I Am Forbidden is a powerful portrayal of family, faith and history which sweeps the reader across continents and generations, from pre-war Transylvania to present-day New York, via Paris and England. Immersive, beautiful, moving, it explores in devastating detail what happens when unwavering love, unyielding law and centuries of tradition collide.

WINNER OF THE COSTA FIRST NOVEL AWARD 2012 LONGLISTED FOR THE WOMEN'S PRIZE FOR FICTION 2013 WINNER OF THE BETTY TRASK AWARD 2013 WINNER OF THE SAMI ROHR PRIZE FOR JEWISH LITERATURE 2013 What if everything you’d ever wanted was no longer enough? Adam and Rachel are getting married at last. Childhood sweethearts whose lives and families have been intertwined for years; theirs is set to be the wedding of the year. But then Rachel’s cousin Ellie makes an unexpected return to the family fold. Beautiful, reckless and troubled, Ellie represents everything that Adam has tried all his life to avoid – and everything that is missing from his world. As the long-awaited wedding approaches, Adam is torn between duty and temptation, security and freedom, and must make a choice that will break either one heart, or many. 'Wonderful...witty...an astonishingly accomplished debut which will draw comparisons between Segal and Zadie Smith and Monica Ali' Stylist

Captain Corelli’s Mandolin meets The Marrying of Chani Kaufman in this cinematic novel about the birth of Israel and the true story of the marriages of convenience that were arranged to smuggle Jewish women out of Nazi-occupied Europe. On the eve of World War II, a ship bearing twenty young men sets sail from the Palestine Territory toward Europe. Eagerly awaiting them on the other side are twenty young women, whom the men have never met. They have been set up in arranged marriages to enable Jewish women to escape Nazi Germany and enter Palestine without being turned back by the British. But when Yaacov Markovitch, a thoroughly unremarkable man, finds himself married to Bella Zeigerman, the most beautiful woman he has ever set eyes upon, things start to get complicated. Yaacov’s fake marriage is the beginning of a lifelong obsession, as he vows to make his beautiful bride, Bella, love him, despite her determination to break free. Their changing fortunes take them through war, upheaval, terrible secrets, tragedy, joy, and loss. Vital, funny, and tender, One Night, Markovitch brilliantly fuses personal lives and epic history in an unforgettable story of endless, hopeless longing and the desperate search for love.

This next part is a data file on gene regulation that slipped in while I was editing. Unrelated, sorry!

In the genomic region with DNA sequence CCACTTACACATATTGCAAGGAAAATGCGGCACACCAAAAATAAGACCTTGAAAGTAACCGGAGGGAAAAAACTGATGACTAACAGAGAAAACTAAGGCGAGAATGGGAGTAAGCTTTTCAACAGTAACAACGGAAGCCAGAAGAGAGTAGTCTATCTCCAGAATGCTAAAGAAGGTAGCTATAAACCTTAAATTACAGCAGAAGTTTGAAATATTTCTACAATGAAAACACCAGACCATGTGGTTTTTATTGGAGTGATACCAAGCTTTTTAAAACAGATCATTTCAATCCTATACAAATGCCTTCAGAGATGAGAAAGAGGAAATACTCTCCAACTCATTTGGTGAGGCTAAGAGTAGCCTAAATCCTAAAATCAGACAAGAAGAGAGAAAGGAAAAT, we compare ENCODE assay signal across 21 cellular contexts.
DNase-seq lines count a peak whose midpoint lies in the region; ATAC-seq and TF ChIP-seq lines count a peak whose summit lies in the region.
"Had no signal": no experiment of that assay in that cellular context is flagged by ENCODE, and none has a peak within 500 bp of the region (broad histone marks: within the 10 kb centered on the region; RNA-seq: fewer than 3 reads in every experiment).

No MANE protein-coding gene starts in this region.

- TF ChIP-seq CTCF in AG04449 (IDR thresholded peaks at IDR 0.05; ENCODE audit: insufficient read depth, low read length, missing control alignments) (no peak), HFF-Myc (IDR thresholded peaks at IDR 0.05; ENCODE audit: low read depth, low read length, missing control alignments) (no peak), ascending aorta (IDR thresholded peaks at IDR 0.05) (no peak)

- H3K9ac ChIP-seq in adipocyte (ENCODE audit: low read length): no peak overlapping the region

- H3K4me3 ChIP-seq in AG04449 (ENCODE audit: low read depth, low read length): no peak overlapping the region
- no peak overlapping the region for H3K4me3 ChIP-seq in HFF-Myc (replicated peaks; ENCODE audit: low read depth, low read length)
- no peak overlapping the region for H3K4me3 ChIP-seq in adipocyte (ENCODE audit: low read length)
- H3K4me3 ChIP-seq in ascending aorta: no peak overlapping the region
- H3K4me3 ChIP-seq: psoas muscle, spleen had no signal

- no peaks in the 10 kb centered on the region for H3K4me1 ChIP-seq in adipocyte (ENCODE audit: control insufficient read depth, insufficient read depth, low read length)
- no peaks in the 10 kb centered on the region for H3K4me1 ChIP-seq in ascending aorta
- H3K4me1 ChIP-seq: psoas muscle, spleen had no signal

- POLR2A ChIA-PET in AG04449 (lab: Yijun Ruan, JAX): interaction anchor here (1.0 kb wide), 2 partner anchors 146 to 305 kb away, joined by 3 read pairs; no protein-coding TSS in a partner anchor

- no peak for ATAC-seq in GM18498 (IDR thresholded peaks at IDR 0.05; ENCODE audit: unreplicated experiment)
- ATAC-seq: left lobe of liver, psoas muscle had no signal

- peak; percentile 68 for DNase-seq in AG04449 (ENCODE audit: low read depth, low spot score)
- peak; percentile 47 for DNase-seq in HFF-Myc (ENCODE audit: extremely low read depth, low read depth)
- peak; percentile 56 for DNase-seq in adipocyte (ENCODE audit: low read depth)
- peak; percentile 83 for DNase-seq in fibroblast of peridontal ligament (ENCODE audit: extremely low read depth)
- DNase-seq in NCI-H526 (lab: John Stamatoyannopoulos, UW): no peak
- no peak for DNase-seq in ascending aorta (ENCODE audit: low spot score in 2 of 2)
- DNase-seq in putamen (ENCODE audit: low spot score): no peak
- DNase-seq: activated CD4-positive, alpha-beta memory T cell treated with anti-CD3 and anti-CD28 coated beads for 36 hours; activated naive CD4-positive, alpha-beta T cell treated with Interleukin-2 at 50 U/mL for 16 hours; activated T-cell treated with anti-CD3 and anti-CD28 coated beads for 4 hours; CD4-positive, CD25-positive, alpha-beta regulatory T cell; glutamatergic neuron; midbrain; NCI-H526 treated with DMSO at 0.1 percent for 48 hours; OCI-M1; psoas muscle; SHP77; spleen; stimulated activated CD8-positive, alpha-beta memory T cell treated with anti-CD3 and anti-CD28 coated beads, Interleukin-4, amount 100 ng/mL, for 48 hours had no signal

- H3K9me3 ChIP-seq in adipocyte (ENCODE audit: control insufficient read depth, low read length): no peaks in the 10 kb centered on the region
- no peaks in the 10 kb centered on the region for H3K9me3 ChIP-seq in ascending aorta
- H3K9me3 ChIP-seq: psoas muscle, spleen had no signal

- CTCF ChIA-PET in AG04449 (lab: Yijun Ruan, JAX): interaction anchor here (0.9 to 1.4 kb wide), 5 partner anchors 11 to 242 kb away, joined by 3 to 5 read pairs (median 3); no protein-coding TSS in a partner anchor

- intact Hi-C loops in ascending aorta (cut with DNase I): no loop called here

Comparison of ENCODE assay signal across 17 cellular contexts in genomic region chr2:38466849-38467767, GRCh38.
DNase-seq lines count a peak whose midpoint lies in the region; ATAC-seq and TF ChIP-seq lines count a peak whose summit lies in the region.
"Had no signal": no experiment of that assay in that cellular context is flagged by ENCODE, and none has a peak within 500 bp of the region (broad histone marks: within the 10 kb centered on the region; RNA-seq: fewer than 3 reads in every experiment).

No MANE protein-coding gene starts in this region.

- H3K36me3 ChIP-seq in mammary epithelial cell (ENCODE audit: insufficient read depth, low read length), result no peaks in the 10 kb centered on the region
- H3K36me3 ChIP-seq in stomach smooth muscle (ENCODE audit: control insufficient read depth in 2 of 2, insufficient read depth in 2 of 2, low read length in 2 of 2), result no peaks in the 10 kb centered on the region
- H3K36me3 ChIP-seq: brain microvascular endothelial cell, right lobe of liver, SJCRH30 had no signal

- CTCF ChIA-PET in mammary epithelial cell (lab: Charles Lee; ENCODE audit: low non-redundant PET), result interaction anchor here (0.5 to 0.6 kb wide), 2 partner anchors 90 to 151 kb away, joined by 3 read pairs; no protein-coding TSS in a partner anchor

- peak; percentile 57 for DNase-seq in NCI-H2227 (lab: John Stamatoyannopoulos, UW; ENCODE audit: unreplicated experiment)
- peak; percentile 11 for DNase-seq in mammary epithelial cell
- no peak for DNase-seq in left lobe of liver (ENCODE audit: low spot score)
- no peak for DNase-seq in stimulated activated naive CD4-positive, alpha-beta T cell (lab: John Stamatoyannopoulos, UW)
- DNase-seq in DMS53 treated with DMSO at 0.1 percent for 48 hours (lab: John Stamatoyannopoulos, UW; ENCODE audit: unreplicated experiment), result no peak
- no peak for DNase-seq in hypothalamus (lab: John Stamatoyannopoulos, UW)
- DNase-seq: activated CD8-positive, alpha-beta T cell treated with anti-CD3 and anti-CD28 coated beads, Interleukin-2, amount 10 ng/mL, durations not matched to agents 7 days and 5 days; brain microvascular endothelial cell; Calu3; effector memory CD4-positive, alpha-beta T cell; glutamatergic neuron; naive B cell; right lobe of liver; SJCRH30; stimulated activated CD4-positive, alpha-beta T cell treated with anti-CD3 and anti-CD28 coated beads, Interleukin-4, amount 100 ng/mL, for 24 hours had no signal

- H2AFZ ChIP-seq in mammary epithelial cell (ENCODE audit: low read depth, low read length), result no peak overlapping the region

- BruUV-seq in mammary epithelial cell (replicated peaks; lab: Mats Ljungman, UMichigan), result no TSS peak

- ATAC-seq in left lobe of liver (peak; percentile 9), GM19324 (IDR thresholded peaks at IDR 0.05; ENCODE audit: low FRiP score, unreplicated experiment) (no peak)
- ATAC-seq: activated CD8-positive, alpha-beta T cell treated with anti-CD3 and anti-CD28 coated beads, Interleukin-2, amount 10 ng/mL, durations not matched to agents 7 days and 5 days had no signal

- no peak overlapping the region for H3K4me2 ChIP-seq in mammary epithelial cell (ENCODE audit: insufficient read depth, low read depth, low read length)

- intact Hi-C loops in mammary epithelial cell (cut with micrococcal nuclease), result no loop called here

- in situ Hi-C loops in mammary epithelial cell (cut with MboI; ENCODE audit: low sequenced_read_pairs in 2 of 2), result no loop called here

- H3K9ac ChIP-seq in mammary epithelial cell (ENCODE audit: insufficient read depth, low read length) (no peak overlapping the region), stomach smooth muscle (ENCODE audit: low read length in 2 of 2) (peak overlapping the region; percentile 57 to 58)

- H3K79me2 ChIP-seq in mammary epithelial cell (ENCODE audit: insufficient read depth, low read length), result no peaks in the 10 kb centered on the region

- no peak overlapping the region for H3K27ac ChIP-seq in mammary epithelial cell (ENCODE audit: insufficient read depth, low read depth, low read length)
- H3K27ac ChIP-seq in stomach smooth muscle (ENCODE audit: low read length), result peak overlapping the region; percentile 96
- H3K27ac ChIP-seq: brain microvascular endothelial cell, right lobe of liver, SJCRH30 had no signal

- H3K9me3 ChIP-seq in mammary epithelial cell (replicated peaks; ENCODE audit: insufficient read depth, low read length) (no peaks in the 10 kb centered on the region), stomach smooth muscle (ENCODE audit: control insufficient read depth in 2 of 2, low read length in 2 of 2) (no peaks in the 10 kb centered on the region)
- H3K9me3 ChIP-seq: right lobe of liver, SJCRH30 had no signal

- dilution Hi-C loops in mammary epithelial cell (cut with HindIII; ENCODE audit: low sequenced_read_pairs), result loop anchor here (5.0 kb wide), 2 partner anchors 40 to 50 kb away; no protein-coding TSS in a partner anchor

“Intimate, big-hearted, compassionate and clear-eyed, Brafman’s novel turns secrets into truths and the truth into the heart of fiction.” —AMY BLOOM, author of Lucky Us and Away “From roots in one religious tradition, comes a tale of emotional redemption for all of us. Michelle Brafman’s astonishing compassion for all human frailty infuses this story about the need for truth and the promise of forgiveness.” —HELEN SIMONSON, author of Major Pettigrew’s Last Stand “Heartfelt and genuine, Washing the Dead never betrays the complicated truths of family and tradition.” — DAVID BEZMOZGIS, author of Natasha and Other Stories and The Betrayers “Like a Jewish Anne Lamott, Brafman reels you in with warmth, depth and heart.” —SUSAN COLL, author of The Stager and Acceptance Three generations of women confront family secrets in this exquisitely wrought debut novel that examines the experience of religious community, the perilous emotional path to adulthood, and the power of sacred rituals to repair damaged bonds between mothers and daughters. Michelle Brafman’s award-winning short stories and essays have appeared in the Washington Post, Slate, Tablet, Lilith Magazine, Bethesda Magazine and elsewhere. She teaches fiction writing at the Johns Hopkins University MA in Writing Program and lives in Glen Echo, Maryland with her husband and two children.

“A touching coming-of-age story” (Publishers Weekly) in the tradition of Anita Diamant’s The Red Tent, about a young woman, her family, their community and the customs that bind them, from “a storyteller of uncommon energy and poise” (Michiko Kakutani, The New York Times). This vivid saga begins in Yemen in 1920. Adela Damari’s parents’ health is failing as they desperately seek a future husband for their young daughter, who is in danger of becoming adopted by the local Muslim community if she is orphaned. With no likely marriage prospects, Adela’s situation looks dire—until she meets two cousins from faraway cities: a boy with whom she shares her most treasured secret, and a girl who introduces her to the powerful rituals of henna. Ultimately, Adela’s life journey brings her old and new loves, her true calling, and a new life as she is transported to Israel as part of Operation On Wings of Eagles. Rich, evocative, and enthralling, Henna House is an intimate family portrait interwoven with the traditions of the Yemenite Jews and the history of the Holocaust and Israel. This sensuous tale of love, loss, betrayal, forgiveness—and the dyes that adorn the skin and pierce the heart—will captivate readers until the very last page.